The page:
|Overview of selected state policies and supports related to K–12 competency-based education
This report categorizes and summarizes state laws and regulations relevant to competency based-education. Competency-based education is a system where students must demonstrate mastery of course content to be promoted to the next class or grade rather than spend a prerequisite number of hours in a class, with students allowed to take as much or as little time necessary to achieve a comprehensive understanding of course content. Policies associated with competency-based education are summarized for the seven states in the Regional Educational Laboratory Central region (Colorado, Kansas, Missouri, Nebraska, North Dakota, South Dakota, and Wyoming), as well five states identified as being proactive in aligning their policies to support competency-based education (Iowa, Kentucky, Maine, New Hampshire, and Oregon). This study also categorizes the different types of assistance and resources these states have provided to intentionally support competency-based education.
State laws and regulations were classified into the following three broad policy categories: credit flexibility, academic progression flexibility, and individual learning options. Identified categories of state-provided supports for competency-based education included informational and technical assistance resources, support for educational collaboratives, and funding for pilot programs and demonstration sites. Descriptions and examples of each policy and support category are provided. State and school administrators can use the information in this report to learn about the policies and supports in their state and others as they consider implementing competency-based education.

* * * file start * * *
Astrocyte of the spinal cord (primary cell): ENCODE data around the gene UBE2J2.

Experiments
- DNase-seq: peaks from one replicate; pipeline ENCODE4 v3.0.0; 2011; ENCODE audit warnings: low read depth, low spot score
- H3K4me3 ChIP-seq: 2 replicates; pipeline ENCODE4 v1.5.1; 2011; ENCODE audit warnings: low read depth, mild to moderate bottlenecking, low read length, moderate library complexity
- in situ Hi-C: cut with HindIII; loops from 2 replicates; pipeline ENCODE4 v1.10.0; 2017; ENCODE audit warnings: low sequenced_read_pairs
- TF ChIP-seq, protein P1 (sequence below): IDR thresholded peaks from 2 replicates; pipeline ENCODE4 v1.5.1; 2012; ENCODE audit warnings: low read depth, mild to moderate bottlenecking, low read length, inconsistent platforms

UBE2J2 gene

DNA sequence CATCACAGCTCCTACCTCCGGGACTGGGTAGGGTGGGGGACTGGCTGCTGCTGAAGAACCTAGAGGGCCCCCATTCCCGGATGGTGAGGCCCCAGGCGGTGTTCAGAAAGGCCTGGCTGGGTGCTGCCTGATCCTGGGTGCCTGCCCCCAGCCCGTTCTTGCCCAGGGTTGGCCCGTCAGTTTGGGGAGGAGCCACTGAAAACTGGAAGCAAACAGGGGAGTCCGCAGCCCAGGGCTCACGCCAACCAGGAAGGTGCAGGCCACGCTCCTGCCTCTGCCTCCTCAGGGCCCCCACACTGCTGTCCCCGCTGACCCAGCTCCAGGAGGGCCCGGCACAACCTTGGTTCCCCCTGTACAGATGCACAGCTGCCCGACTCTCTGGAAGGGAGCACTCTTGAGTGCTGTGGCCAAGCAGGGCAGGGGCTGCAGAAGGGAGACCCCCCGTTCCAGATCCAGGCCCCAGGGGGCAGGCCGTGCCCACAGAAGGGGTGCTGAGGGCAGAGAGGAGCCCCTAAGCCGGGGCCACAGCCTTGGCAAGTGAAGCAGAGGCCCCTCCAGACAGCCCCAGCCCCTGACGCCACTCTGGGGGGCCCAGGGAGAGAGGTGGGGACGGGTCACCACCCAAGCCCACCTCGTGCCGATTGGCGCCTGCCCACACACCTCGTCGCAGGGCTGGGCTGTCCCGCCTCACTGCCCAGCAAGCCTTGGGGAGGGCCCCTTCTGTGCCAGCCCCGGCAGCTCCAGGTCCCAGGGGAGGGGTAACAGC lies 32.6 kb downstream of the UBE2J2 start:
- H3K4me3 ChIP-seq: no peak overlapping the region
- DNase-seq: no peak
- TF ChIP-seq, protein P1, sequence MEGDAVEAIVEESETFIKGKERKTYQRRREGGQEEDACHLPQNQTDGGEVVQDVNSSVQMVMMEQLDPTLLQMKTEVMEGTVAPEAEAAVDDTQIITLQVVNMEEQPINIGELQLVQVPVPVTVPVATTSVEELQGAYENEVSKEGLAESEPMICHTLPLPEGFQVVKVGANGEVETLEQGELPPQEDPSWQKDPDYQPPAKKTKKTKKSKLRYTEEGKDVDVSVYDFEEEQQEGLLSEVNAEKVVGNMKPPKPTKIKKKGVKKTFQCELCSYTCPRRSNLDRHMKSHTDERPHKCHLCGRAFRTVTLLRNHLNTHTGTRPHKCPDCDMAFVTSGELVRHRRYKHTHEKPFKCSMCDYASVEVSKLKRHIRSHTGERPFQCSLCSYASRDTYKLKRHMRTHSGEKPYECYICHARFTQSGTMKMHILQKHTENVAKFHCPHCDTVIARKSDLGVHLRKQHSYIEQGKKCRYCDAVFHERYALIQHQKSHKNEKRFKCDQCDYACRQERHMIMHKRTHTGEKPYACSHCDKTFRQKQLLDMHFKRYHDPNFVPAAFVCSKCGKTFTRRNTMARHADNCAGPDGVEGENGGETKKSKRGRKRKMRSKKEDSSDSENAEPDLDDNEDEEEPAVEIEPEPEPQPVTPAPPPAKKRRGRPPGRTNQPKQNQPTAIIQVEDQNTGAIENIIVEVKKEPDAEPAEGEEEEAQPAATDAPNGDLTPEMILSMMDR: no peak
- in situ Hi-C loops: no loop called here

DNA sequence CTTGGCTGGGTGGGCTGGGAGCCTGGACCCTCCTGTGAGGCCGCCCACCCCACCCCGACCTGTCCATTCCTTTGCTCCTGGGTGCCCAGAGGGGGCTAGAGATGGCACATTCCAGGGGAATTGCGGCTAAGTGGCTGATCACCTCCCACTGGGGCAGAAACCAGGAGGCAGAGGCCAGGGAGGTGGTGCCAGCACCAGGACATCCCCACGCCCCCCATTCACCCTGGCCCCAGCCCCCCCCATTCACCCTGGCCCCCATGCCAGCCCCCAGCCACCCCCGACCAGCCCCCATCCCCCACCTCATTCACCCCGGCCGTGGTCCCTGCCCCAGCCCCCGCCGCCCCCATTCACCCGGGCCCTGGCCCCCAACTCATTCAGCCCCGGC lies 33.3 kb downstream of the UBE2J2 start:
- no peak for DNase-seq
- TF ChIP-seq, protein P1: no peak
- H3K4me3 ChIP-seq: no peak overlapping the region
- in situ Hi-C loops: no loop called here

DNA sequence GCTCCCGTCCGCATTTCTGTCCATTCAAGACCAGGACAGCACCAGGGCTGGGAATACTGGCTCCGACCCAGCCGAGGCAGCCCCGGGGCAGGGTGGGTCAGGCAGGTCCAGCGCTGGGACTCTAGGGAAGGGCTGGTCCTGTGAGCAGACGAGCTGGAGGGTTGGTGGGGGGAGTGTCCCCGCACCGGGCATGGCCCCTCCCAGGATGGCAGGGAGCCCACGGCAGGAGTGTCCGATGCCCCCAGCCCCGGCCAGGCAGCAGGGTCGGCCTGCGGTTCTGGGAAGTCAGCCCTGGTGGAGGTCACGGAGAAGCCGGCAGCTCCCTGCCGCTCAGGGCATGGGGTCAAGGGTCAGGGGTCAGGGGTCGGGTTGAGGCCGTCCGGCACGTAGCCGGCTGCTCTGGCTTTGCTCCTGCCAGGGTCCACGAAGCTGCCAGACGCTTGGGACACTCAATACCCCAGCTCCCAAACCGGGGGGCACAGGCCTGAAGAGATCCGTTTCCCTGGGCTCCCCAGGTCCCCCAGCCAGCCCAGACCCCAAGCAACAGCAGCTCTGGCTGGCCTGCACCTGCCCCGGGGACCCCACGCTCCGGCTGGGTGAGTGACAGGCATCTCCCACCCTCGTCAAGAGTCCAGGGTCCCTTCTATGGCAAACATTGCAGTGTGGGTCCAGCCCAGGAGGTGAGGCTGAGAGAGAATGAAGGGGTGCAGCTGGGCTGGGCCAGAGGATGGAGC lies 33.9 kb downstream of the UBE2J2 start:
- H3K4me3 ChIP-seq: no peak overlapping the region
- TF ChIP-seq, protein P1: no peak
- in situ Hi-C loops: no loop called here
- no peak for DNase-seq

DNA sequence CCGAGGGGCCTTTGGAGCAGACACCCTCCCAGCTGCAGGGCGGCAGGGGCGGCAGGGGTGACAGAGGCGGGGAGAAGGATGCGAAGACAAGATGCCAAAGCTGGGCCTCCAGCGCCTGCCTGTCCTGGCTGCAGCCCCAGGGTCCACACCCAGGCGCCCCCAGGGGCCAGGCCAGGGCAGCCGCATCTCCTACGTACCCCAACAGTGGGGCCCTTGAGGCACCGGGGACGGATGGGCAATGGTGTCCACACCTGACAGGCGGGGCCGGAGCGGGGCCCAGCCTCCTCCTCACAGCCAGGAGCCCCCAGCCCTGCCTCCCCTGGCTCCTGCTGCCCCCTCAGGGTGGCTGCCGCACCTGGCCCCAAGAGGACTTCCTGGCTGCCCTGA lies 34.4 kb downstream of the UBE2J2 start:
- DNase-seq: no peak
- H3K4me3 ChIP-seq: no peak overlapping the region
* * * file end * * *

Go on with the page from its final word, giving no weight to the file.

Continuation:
|Predicting math outcomes from a reading screening assessment in grades 3–8
District and state education leaders and teachers frequently use assessments to identify students who are at risk of performing poorly on end-of-year reading achievement tests. This study explores the use of a universal screening assessment of reading skills for the identification of students who are at risk for low achievement in mathematics and provides support for the interpretation of screening scores to inform instruction. The study results demonstrate that a reading screening assessment predicted poor performance on a mathematics outcome (the Stanford Achievement Test) with similar levels of accuracy as screening assessments that specifically measure mathematics skills. These findings indicate that a school district could use an assessment of reading skills to screen for risk in both reading and mathematics, potentially reducing costs and testing time. In addition, this document provides a decision tree framework to support implementation of screening practices and interpretation by teachers.
|School Practices and Accountability for Students With Disabilities